LG’s CES 2021 presence is largely centered around its TVs, appliances, and smart home devices — but at the very start of today’s press conference, we got a most interesting tease. The virtual show opened up with an unexpected sight: A rollable LG smartphone.
Yup, what started out as a typical tall-and-skinny smartphone shape smoothly expanded into a tablet-like shape, with the display rolling out from the opposite edge. The press conference then came to a close with another glimpse at the rollable in action, this time slowly closing automatically. (Now, the screen image is obviously simulated, but hey, it’s a concept device.) We sure didn’t see that coming, even though rumors have been around for years that LG was working on such a device.
Engadget has confirmed the company intends to call the device the LG Rollable when it’s released, which would be fitting. It would come following generally tepid responses to all of LG’s prior industry-pushing form factors. LG has said in the past that despite competitors doing fully foldable phones, the technology isn’t ready for the mainstream yet — and so we’ve seen other innovations. like the detachable Dual Screen for its latest G- and V-series phones, as well as the swiveling dual-screen LG Wing. (Rumor has it this rollable concept was originally slated to be called the “Wing.”)
LG keeps pushing the limits of what we consider a smartphone.
LG is hardly the first company to show off a rollable smartphone concept. Oppo and TCL have had their own takes, and I’ve personally held prototypes of TCL’s version. The idea is sound — because OLED panels are thin and flexible, they can be rolled tightly around one edge of the phone, and if they’re placed on some sort of a sliding track, it can allow the phone to expand and slowly extrude the display across the expanded frame. This addresses many issues we see today with foldables, skipping over problems with creases and hinges.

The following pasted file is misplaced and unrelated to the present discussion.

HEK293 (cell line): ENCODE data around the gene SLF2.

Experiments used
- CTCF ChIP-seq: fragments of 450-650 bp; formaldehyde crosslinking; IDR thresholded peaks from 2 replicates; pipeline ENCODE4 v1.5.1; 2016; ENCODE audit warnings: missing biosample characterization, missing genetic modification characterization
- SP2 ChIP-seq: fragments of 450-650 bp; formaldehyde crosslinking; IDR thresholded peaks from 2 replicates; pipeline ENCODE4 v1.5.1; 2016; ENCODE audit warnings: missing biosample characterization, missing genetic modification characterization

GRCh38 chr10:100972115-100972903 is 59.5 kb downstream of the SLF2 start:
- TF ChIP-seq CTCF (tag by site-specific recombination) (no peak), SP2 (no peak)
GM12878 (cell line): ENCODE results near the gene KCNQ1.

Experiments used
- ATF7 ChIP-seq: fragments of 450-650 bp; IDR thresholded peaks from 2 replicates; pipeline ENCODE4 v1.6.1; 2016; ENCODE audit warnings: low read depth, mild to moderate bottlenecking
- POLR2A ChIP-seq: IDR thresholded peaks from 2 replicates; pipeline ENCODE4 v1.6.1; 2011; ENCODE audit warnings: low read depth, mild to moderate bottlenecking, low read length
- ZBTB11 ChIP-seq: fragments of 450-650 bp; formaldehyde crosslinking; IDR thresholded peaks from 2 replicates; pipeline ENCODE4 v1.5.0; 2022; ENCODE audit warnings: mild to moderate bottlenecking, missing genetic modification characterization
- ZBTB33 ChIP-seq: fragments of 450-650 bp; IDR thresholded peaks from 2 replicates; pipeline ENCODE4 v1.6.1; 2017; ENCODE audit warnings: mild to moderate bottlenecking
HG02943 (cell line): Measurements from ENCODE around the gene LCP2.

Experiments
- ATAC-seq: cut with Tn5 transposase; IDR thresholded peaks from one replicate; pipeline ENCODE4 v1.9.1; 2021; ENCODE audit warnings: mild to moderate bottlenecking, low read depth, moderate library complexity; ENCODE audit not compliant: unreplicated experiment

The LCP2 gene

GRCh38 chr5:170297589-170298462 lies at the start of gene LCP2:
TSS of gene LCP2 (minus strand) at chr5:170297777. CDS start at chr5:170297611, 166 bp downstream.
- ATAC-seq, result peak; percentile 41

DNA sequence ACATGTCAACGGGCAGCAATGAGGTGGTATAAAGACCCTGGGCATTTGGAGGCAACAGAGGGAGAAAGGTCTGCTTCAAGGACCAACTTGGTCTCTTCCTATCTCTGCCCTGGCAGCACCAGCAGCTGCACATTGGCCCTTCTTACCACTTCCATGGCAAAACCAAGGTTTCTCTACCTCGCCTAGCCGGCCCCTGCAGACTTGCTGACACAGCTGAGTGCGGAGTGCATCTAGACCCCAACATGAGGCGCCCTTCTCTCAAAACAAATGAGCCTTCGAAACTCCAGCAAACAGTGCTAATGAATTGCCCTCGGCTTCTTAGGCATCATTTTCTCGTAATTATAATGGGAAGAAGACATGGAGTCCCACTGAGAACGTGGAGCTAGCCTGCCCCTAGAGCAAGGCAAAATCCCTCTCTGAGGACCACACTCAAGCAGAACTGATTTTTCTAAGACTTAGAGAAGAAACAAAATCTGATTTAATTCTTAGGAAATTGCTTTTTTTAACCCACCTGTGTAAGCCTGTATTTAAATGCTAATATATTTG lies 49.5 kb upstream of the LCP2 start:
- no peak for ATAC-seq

There are still considerable technical hurdles facing rollables of all kinds, though. Display coverings have started to get tough enough to be glasslike on standard one-bend foldables, but that goes right back out the window with something like a rollable. The rollable form factor also introduces even more complexity to the frame of the phone — particularly if the expansion is motorized. But if any company can execute on it, I’d expect LG to be one of the front-runners.